Wai-O-Tapu is a highly active geothermal field in the North Island of New Zealand in the Taupo Volcanic Zone. It covers about 18 square kilometres (6.9 sq miles). Its name comes from the Maori word for ‘sacred waters’. The area has been protected as a scenic reserve since 1931 but is operated as a tourist business, in spite of which there are several areas where visitors are allowed to roam freely.
Whakaari / White Island is an active andesite stratovolcano, situated 48 km (30 mi) from the east coast of the North Island of New Zealand, in the Bay of Plenty. It is New Zealand’s most active cone volcano, and has been built up by continuous volcanic activity over the past 150,000 years. The nearest mainland towns are Whakatane and Tauranga. White Island has been in a nearly continuous stage of smoking at least since it was ‘discovered’ by James Cook in 1769. The island is roughly circular, about 2 km (1.2 mi) in diameter, and rises to a height of 321 m (1,053 ft) above sea level. However this is only the peak of a much larger submarine mountain, which rises up to 1,600 m (5,249 ft) above the nearby seafloor. Sulfur mining was attempted but was abandoned in 1914 after a lahar killed all 10 workers. The main activities on the island now are guided tours and scientific research.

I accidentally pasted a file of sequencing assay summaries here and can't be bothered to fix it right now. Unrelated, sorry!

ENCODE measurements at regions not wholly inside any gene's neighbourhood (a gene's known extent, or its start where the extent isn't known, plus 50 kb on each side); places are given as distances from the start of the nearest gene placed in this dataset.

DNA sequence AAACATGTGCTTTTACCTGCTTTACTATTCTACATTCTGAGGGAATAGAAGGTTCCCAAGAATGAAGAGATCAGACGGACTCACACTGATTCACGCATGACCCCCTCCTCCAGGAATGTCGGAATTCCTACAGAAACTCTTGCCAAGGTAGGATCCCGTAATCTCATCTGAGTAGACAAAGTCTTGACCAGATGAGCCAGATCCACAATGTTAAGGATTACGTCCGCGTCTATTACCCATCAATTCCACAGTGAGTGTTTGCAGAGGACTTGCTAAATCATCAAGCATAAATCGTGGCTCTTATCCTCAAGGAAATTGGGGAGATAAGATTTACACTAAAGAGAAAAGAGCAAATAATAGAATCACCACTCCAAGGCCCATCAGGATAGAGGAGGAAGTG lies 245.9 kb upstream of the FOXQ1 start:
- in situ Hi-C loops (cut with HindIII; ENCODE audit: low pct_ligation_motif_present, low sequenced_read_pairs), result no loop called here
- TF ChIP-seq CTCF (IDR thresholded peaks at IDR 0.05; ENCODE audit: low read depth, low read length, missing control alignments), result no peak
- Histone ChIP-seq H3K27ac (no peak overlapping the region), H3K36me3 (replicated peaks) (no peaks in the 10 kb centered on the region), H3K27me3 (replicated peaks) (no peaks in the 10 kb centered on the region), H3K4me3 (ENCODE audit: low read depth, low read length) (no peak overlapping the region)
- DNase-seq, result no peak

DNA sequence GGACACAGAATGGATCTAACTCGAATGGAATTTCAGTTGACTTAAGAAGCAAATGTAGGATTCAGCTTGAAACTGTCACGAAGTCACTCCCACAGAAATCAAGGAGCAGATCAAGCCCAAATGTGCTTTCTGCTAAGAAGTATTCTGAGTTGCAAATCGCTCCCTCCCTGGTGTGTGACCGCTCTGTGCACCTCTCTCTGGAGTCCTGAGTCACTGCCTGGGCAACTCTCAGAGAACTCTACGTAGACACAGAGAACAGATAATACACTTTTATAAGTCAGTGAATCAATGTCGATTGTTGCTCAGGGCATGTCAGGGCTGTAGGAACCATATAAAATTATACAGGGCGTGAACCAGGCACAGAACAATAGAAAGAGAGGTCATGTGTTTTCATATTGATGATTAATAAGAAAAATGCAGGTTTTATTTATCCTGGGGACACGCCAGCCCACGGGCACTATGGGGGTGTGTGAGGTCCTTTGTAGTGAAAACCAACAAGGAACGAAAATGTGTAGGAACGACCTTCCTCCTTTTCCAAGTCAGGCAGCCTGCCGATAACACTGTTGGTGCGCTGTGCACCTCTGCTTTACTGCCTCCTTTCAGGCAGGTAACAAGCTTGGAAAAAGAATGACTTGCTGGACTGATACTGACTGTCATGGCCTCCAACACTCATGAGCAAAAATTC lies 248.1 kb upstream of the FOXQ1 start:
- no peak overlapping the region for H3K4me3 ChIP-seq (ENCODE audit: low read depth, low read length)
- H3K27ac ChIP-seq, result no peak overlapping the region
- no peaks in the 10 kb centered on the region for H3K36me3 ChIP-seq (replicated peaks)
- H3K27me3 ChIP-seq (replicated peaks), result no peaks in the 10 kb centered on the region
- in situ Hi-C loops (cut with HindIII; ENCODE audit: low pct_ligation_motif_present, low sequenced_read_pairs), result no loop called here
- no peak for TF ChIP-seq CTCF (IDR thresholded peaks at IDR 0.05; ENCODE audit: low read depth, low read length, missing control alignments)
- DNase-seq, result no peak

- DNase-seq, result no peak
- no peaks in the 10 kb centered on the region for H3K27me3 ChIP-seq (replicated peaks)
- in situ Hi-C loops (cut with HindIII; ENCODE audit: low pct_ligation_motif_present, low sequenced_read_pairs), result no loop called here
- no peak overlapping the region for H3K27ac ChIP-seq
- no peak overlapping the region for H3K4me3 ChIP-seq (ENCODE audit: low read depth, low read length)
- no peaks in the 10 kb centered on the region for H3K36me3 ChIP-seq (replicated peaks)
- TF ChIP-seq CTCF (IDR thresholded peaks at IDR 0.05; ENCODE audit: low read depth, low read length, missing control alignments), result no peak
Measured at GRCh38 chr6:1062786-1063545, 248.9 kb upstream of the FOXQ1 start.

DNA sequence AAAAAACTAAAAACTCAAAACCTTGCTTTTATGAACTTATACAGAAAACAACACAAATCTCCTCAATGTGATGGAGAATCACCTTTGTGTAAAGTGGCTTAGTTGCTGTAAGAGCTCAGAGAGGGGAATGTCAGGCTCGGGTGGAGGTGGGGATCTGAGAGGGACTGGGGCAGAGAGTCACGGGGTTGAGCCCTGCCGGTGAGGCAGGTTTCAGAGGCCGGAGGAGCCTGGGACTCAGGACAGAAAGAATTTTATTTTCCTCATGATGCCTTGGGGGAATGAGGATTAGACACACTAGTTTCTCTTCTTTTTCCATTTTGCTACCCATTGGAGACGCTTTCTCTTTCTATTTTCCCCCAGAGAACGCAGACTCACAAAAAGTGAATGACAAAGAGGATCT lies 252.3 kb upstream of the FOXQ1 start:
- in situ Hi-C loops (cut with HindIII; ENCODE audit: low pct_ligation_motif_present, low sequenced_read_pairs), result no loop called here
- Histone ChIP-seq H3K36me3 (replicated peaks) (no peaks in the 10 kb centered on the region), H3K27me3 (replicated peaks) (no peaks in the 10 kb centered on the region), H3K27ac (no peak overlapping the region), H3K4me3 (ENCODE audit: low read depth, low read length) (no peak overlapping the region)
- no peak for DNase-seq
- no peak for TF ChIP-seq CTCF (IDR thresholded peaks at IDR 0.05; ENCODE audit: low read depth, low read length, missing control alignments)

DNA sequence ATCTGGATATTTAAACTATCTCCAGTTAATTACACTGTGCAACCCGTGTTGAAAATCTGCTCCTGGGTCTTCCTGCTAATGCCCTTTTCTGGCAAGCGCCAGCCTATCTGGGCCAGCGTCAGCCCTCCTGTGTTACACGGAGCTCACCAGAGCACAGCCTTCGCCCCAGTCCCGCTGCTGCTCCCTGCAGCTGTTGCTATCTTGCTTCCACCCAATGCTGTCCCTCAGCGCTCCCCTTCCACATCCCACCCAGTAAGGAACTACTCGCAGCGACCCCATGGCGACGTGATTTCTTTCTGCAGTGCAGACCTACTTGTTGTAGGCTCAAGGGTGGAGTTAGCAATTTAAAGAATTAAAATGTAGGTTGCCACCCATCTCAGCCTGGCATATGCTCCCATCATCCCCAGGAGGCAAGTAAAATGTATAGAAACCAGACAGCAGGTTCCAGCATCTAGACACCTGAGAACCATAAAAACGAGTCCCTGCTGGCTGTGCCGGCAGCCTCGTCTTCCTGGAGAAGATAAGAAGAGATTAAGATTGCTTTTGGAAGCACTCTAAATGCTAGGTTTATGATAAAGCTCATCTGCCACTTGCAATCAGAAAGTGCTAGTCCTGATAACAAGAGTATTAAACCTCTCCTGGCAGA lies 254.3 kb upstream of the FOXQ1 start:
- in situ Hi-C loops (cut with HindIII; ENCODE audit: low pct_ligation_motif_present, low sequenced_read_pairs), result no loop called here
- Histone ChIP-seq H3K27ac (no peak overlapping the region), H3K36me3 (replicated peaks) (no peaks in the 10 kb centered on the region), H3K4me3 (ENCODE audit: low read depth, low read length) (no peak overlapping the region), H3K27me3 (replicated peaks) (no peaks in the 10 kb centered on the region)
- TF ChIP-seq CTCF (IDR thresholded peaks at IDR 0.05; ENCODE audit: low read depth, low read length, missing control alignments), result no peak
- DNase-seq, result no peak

Wrangell-St.Elias National Park and Preserve
Yellowstone National Park
Yellowstone National Park is located mainly, that is to say approximately 96%, in the U.S. state of Wyoming, with the remaining 4% edging into the states of Montana and Idaho. Created in 1872 it is held to be the world’s first national park. It has been designated an International Biosphere Reserve and a UN World Heritage Site.
Yosemite National Park
Yosemite National Park is in the central Sierra Nevada of Northern California and covers parts of three counties, Tuolumne, Mariposa and Madera. The Yosemite Valley, the most commonly visited part of the park, is thought to have been inhabited for at least 3000 years by a number of indigenous peoples, but in the mid-nineteenth-century gold was discovered in California which brought a huge increase of European Americans to the area, and conflict between the two populations quickly broke out. A special unit of the state militia was created to bring things under control. This unit was known as the Mariposa Battalion. Its special target was the Yosemite people, who were so named by the neighbouring Miwok tribe, and which means ‘killer’ in the Miwok language.